I enjoyed this play, too. Receiving the ball from Kemba on the weak side shoulder three. Smart shows a crafty stutter step dribble and makes a run across court. Utilizing his body and a “semi euro-step” he guides his man into the post, turns and rises for the moving jumper.
Not a smart play by any means, but it was an enjoyable one with a pretty finish. It does allude to his confidence levels though. He is obviously feeling like he can make those shots now.
This game was a tough one for Boston though, who were never able to recover from the first quarter onslaught from the Nuggets. They fell to a 92-96 loss to end the game.
After a weekend off, the Celtics were back in Boston on Monday night and ready to seek revenge against Sacramento. Fittingly this was the day Zach Lowe released his latest podcast episode, interviewing none other than Marcus Smart.
Smart also said he still has pieces of glass remaining in his hand. Some chunks were so deeply embedded that doctors feared more harm would be done if they were removed.
He literally plays with glass in his hand, which is the most Marcus Smart thing everhttps://t.co/lr9mbXTZp3
— Taylor Snow (@taylorcsnow) November 25, 2019
This interview provided you with a deeper insight to Smart the person, his experiences on the team, and that fateful night he punched out a picture frame. Having been recorded during the road trip, it was interesting to hear how he was preparing his mind and body for each night of battle on the court.
Just a few hours later, there he was, back on the court again to face the Kings. Redemption. Boston closed out a tight game to win the contest 103-102.
With the clock running down in the fourth quarter, he treated us to this gem of a spin move.
There he was again, the game possibly on the line and the ball in his hands. No fear.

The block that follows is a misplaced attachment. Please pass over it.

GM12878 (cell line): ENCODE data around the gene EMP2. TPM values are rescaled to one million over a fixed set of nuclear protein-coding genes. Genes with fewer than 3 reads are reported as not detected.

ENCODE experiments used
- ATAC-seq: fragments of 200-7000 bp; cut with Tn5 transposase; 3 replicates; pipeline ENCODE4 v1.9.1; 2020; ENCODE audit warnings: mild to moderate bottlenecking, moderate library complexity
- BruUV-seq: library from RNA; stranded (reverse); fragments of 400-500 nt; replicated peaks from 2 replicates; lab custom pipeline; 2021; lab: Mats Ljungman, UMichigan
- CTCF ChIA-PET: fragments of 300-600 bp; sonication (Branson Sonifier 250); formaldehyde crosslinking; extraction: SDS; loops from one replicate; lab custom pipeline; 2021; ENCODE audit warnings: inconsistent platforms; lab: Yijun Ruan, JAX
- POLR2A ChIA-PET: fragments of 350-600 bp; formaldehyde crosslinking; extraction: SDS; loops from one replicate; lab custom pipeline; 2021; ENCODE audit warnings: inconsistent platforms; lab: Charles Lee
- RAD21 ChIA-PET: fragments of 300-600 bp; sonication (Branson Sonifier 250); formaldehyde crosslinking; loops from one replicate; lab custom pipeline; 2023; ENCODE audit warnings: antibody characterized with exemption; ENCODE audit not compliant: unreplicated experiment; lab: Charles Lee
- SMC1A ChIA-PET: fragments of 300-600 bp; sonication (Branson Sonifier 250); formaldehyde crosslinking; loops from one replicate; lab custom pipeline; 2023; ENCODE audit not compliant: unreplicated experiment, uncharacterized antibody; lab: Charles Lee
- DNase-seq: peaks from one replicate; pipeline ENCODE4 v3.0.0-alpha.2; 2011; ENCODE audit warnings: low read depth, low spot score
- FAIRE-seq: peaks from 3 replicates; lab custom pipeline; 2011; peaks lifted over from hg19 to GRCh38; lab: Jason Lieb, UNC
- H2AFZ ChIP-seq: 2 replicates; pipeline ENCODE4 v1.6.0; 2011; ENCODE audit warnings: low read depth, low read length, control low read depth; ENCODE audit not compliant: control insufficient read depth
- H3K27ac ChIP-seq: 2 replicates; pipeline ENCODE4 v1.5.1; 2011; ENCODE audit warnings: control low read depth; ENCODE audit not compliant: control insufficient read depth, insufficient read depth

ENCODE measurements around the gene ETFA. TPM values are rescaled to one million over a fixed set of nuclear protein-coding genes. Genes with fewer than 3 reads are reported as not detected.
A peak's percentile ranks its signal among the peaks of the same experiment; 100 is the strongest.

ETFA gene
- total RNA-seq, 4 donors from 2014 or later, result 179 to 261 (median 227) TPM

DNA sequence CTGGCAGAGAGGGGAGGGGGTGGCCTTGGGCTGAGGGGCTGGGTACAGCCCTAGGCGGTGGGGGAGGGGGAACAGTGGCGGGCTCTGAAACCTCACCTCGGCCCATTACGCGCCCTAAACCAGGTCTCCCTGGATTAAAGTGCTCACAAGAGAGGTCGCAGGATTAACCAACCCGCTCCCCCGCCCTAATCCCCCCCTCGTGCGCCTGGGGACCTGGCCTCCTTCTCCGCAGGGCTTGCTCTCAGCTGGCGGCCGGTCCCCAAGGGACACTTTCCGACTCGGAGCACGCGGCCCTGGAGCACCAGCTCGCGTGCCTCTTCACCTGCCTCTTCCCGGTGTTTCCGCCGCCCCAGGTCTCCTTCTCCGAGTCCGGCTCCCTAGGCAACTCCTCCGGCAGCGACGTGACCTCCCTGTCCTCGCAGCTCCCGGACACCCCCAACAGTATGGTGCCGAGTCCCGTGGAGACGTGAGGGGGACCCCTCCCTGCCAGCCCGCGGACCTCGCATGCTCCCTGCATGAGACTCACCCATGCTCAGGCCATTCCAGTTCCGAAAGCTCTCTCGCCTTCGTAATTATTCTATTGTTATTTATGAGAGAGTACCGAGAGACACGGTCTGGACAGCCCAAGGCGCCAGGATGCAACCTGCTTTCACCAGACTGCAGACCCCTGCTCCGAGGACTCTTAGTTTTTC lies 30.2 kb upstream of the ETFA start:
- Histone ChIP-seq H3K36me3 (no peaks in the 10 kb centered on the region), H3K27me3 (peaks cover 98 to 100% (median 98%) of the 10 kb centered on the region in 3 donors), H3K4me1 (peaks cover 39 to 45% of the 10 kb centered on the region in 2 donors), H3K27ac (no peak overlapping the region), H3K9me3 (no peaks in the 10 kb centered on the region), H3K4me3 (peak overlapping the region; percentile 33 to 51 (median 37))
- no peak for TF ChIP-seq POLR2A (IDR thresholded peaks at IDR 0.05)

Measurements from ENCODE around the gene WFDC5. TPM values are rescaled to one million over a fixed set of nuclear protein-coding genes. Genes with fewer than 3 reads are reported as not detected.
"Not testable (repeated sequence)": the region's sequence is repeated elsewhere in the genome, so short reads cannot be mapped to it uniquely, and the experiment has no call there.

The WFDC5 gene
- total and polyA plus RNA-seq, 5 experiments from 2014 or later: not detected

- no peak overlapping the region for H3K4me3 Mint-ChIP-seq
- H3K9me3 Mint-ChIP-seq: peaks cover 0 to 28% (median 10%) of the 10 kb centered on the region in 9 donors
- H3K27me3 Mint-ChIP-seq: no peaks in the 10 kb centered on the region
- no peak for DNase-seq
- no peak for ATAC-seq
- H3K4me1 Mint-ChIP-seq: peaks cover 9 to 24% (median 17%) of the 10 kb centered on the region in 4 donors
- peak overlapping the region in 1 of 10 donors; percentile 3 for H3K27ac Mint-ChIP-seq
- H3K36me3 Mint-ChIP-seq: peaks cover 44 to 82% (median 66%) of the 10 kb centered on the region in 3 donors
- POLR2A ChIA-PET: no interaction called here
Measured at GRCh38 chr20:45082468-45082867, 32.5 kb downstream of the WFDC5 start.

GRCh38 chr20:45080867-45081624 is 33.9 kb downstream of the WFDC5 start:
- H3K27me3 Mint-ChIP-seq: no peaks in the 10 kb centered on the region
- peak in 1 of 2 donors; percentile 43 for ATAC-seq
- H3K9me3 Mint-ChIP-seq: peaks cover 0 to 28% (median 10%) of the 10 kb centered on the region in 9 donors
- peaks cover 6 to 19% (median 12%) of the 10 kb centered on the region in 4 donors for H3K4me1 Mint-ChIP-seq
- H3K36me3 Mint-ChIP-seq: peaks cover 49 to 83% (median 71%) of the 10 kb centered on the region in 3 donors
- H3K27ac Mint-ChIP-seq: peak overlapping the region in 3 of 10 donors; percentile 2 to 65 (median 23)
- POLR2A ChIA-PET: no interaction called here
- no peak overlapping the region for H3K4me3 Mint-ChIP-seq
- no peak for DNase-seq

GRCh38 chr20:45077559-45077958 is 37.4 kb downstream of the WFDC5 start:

He drives off a screen from Jaylen Brown, brings the ball laterally and parallel to the sideline and spins. His defender reads it well and slides to cut off the lane, attempting to draw a charge in the process. Failing to sell the flop, Smart continue to the rim and finishes the easy layup.
The man with glass in his hand did it again, finishing the game with 17 points, 7 assists, 5 steals and 3 rebounds.
His performances this year are vastly improved on the offensive end. Cleaning the Glass shows he is assisting on 21.1 percent of his teammates made shots whilst on the floor, ranking in the 89th percentile. He is also scoring 50 percent of his three point attempts not taken from the corners, ranking him in 90th percentile.
The 6th pick in the 2014 draft has evolved in front of our eyes, from an eager young guard into the true leader of this team. A leader who finished last year as an All-NBA 1st Team defender. Now he is showing he can be a closer should the need arise, too. While he may not be the best finisher, there are few other players who remain as cool as him when the pressure is on.